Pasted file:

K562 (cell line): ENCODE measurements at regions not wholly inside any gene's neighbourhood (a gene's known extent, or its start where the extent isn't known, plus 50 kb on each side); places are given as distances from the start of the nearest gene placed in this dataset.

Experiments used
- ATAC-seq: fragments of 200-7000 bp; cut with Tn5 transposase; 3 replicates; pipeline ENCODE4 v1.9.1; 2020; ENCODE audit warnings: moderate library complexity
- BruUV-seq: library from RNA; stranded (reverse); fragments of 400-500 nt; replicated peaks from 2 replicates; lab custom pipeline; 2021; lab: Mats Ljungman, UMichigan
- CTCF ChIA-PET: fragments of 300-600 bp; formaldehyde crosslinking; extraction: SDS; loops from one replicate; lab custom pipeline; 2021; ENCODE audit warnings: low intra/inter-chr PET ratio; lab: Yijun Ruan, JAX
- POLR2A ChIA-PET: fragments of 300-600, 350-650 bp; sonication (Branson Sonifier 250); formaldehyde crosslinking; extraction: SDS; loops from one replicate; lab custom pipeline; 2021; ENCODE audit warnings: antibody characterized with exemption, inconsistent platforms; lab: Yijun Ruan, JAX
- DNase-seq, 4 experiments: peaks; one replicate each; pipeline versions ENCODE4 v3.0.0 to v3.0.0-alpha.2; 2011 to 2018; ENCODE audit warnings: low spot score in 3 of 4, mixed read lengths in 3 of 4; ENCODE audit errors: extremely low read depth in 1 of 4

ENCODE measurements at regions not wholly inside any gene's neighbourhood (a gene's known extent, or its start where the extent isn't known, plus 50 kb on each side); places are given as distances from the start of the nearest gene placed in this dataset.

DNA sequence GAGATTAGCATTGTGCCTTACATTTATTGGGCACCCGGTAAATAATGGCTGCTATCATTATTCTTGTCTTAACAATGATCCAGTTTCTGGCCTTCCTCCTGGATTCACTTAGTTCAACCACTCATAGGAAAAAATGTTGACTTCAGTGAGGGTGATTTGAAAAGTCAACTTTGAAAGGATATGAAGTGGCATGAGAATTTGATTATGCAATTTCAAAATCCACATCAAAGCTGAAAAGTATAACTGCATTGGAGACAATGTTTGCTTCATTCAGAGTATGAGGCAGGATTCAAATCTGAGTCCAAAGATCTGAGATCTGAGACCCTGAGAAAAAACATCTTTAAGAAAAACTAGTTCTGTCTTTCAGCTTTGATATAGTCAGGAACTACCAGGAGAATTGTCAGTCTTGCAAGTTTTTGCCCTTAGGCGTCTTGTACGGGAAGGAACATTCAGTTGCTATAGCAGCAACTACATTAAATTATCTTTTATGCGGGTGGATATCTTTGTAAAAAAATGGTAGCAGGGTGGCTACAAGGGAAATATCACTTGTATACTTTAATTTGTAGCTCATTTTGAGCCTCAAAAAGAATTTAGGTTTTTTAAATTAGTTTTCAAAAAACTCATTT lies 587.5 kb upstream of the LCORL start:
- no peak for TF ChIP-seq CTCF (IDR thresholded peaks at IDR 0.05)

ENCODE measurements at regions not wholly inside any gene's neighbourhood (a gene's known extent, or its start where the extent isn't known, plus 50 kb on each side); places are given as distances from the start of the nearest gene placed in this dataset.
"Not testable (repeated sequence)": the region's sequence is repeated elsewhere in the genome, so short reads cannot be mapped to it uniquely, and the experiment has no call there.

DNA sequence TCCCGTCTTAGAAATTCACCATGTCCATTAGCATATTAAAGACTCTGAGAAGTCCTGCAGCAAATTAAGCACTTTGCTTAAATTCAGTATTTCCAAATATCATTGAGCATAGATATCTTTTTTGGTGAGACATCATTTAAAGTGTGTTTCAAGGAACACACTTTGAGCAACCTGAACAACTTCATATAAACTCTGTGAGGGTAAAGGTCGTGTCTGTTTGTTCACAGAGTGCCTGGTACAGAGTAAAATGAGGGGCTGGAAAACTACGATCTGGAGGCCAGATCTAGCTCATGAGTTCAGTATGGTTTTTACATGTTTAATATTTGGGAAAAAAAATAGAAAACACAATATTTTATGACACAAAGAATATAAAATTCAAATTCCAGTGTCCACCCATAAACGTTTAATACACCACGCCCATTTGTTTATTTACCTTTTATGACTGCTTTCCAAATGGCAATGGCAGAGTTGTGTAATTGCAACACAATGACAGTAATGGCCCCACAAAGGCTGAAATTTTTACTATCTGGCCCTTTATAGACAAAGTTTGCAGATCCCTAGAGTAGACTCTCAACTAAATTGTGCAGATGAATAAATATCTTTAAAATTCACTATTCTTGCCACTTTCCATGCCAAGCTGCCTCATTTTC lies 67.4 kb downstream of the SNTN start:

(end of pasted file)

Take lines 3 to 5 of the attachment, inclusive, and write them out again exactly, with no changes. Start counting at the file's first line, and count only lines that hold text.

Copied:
- ATAC-seq: fragments of 200-7000 bp; cut with Tn5 transposase; 3 replicates; pipeline ENCODE4 v1.9.1; 2020; ENCODE audit warnings: moderate library complexity
- BruUV-seq: library from RNA; stranded (reverse); fragments of 400-500 nt; replicated peaks from 2 replicates; lab custom pipeline; 2021; lab: Mats Ljungman, UMichigan
- CTCF ChIA-PET: fragments of 300-600 bp; formaldehyde crosslinking; extraction: SDS; loops from one replicate; lab custom pipeline; 2021; ENCODE audit warnings: low intra/inter-chr PET ratio; lab: Yijun Ruan, JAX